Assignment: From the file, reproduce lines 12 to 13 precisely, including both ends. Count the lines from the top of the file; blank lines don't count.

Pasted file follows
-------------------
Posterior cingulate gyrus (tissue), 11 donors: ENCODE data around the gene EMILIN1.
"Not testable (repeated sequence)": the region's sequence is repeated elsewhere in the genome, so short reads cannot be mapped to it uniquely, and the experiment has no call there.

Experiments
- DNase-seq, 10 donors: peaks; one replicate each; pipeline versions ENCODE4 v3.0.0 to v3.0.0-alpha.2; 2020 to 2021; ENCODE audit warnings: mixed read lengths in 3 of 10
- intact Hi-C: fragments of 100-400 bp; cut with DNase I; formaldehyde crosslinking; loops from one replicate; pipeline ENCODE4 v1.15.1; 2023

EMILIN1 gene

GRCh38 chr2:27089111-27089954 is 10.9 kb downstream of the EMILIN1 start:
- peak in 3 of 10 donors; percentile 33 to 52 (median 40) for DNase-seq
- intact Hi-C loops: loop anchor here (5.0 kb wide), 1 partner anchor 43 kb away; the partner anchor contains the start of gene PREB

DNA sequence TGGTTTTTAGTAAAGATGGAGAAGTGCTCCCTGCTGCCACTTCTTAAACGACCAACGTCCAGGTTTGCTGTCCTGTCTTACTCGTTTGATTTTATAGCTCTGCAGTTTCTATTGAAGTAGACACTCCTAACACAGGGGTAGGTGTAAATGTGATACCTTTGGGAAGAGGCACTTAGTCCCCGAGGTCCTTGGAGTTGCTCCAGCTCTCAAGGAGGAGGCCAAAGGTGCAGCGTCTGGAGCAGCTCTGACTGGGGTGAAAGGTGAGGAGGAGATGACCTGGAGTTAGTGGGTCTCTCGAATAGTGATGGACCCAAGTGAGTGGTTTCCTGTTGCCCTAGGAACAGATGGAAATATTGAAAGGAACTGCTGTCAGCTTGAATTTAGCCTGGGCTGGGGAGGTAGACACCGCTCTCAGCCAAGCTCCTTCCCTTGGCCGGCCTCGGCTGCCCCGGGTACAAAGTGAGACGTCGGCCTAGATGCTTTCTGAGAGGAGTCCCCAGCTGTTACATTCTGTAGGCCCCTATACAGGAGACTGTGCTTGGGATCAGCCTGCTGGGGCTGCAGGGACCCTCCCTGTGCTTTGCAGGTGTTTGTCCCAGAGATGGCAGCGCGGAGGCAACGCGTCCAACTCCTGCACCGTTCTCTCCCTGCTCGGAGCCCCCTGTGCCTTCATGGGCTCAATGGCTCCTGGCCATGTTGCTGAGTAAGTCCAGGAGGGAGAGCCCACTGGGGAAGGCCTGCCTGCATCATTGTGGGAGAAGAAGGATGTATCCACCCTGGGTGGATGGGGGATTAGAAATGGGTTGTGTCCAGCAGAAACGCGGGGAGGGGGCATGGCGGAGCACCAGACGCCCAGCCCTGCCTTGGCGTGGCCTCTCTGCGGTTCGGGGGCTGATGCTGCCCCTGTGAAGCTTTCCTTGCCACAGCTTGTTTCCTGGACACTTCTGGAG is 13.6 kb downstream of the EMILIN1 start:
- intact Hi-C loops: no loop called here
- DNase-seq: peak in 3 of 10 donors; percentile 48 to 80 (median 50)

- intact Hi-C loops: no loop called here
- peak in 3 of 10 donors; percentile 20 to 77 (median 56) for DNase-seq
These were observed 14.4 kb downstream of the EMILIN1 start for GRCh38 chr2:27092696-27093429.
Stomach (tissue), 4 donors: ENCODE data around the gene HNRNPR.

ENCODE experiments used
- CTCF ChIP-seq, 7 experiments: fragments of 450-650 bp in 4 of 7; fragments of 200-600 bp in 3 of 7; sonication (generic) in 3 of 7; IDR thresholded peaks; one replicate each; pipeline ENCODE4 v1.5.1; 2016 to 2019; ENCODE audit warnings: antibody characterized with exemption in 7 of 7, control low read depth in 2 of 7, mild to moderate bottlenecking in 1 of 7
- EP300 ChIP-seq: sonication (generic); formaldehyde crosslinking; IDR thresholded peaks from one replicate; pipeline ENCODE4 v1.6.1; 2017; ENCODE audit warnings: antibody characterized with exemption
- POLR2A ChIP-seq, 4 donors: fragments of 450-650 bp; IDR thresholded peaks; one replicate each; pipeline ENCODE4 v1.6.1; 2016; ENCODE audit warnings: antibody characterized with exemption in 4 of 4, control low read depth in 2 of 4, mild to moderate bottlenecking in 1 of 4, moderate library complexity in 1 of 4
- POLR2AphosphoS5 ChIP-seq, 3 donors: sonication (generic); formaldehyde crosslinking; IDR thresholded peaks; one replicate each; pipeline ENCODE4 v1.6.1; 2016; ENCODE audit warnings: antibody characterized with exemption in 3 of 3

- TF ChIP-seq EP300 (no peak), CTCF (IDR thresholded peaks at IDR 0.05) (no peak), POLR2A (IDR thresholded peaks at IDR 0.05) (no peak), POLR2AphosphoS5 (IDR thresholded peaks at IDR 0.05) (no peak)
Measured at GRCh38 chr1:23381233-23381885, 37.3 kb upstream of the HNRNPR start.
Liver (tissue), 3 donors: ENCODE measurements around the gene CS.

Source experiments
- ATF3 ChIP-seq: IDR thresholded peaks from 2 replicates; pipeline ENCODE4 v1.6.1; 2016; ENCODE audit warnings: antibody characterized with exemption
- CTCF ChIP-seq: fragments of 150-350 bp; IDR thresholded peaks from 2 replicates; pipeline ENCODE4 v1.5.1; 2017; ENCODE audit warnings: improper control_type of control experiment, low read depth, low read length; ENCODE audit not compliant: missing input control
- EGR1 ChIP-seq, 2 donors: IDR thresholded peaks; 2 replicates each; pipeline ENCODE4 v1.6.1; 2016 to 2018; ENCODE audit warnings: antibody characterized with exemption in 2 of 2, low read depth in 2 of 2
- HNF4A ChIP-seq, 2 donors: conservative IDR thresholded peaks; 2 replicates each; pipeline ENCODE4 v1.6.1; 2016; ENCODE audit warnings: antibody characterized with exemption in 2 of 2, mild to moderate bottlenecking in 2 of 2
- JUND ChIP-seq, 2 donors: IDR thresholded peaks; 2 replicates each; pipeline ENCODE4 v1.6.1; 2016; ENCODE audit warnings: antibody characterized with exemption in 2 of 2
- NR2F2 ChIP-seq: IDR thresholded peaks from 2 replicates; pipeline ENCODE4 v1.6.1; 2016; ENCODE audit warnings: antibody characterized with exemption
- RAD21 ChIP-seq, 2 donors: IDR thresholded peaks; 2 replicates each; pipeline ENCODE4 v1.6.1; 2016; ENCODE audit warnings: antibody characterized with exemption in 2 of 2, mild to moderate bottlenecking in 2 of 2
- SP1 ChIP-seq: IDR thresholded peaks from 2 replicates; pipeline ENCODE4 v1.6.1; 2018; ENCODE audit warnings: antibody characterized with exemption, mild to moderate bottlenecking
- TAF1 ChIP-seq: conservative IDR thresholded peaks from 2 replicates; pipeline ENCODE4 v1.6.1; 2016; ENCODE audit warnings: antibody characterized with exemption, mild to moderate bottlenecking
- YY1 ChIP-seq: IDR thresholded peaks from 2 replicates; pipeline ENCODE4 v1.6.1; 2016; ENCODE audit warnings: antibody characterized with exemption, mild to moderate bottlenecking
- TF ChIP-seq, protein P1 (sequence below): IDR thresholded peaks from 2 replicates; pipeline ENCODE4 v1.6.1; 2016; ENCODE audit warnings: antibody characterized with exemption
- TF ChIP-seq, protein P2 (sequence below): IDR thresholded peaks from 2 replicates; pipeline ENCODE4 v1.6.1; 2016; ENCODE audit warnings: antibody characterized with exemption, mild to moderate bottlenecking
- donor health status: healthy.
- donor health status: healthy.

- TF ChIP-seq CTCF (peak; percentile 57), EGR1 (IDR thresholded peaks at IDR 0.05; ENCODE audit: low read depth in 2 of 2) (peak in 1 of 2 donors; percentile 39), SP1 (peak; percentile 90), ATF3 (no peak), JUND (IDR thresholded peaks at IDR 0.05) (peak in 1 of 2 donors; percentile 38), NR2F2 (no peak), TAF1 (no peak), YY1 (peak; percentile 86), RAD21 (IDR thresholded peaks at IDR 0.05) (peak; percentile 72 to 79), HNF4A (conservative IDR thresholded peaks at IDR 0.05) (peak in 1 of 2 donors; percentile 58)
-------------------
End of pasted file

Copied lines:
- DNase-seq: peak in 3 of 10 donors; percentile 48 to 80 (median 50)

- intact Hi-C loops: no loop called here